- What About Bob? : -2
- Red Beard : 2
- The Usual Suspects: 3
- Dead Man: -1
Ratings from -4 to 4
What About Bob?
Bill Murray is a shrink-dependent nutcase who drops in on vacationing psycotherapist Richard Dreyfuss. Wow, was this bad. It wasn't funny, and for that matter, it wasn't plausible--everything played out in the most obvious way possible. (The latter would be irrelevant if not for the former). If I want to see Bill Murray doing goofy mugging I'll go watch Caddyshack again. Rating (-4 to 4): -2
Huh, Frank Oz also directed Dirty Rotten Scoundrels.
Toshiro Mifune is a head doctor at a clinic. The theatricality of Mifune stroking his beard yet again aside, this is a convincing little drama. Although the arc of the main doctor is obvious and predictable, the movie provides such a thorough look at the world around him that the arc really works--rather than some single moment being the lynchpin in his transformation, his change comes gradually, only marked in small ways as it does. But although it's good and certainly worth seeing, it falls short of great by its lack of ambition--it all feels far too cliche and far too pat. And the fight scene is totally out of place. Rating (-4 to 4): 2
The Usual Suspects
Kevin Spacey's cerebral palsied character describes the events leading up to a shootout of criminals on a boat. Gabriel Byrne is charming, Kevin Spacey is effective, Benicio del Toro is out of this world. Although I had had the surprise spoiled, I had forgotten the details, but found it easy to figure it out since I knew roughly what was coming. Some bits of the invasion of the boat are ludicrous--that so few men could so easily take out the others, that the Baldwin character will round the corner guns blazing before he sees who's there, but when he rounds the corner where Gabriel Byrne is, he hesitates long enough to see and not shoot. For the most part this can be forgiven due to the structure of the story, but it seemed to me like extreme cheese and kind of lazy filmmaking; as Byrne says in advance, there's no way they could survive the assault, and yet they do, despite their "clever plan" (the initial attack on the boat) only being good for taking out maybe 25% of the enemies. But it's a fun little crime thriller, nicely acted, with a cute little plot, albeit a tad episodic. Rating (-4 to 4): 3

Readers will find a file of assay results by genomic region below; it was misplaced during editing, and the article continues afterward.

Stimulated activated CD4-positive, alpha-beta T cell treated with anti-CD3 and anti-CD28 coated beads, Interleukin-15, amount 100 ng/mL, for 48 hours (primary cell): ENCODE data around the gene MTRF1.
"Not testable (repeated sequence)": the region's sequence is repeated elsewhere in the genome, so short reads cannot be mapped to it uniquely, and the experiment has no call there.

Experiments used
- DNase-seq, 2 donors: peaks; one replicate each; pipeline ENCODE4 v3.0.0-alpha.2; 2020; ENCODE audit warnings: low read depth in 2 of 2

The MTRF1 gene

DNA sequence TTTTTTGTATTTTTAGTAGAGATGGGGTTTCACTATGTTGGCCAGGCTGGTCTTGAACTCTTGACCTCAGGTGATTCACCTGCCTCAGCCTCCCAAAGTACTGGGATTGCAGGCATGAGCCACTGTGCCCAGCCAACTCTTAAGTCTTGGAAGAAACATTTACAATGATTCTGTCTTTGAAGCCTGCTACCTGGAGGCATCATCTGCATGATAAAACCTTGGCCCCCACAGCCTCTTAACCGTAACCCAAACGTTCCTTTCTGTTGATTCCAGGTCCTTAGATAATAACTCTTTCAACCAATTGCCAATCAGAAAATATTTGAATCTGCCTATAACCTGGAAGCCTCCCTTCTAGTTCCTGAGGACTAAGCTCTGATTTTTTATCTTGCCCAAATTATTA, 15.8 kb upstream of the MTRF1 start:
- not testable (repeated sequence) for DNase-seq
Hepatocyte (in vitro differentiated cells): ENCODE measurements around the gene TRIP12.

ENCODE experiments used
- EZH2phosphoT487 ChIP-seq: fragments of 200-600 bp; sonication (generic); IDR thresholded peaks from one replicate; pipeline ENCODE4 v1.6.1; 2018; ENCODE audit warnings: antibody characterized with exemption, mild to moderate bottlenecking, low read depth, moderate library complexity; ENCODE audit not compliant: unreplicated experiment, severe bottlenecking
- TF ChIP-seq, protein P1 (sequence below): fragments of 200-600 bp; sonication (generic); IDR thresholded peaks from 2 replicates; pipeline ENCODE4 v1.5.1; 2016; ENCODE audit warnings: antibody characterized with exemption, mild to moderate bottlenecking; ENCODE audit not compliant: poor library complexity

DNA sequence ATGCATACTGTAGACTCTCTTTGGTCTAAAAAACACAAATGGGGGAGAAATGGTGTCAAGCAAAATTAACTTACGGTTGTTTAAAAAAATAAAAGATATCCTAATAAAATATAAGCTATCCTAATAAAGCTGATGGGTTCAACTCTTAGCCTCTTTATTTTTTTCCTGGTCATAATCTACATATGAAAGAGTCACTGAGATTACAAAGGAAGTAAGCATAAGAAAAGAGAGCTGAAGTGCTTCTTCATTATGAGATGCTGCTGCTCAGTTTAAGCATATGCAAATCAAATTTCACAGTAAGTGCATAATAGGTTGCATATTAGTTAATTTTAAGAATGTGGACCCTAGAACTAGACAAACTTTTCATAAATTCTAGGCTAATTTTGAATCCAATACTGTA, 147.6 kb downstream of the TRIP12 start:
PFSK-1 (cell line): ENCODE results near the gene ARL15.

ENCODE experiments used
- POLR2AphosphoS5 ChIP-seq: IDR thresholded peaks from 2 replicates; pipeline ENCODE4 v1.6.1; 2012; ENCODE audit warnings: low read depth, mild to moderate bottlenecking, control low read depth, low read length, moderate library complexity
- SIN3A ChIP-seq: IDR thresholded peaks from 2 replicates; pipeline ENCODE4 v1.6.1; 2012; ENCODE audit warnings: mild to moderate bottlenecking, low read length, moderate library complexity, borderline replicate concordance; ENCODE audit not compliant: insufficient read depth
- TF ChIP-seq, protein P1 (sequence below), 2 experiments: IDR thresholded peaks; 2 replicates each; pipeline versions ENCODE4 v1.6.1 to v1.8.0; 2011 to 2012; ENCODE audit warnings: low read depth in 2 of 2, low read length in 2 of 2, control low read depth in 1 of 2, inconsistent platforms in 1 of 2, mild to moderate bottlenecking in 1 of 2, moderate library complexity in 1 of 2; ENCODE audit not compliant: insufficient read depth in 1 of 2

Johnny Depp is William Blake, an accountant whose job in the wild west doesn't pan out, leaving him pursued by bounty hunters. I figured, well, lots of people seem to like Jim Jarmusch, and I'm a Johnny Depp fan, so let's go for it, but it really didn't excite me. The going-in-and-out-of-consciousness and the mysterious Indian philosophy/metaphors just bored me, un-engaged me. The arc of Blake turning into a desperado was ok; the quirky bounter hunters were mildly entertaining. But why did Farmer's character decide, after nursing Depp back to health the first time he's shot, that it was time to send him off unhealed the second time he gets shot, this time seemingly less health-ruiningly? I don't know. It felt like the ending with the bounty hunter finally catching up was just sort of a tossed-in "ok, here's your hollywood story structure that you keep complaining I don't have" and hardly mattered to the story. I wasn't a big fan of Ghost Dog; I get the feeling that Jarmusch's sensibilities are just not for me. Rating (-4 to 4): -1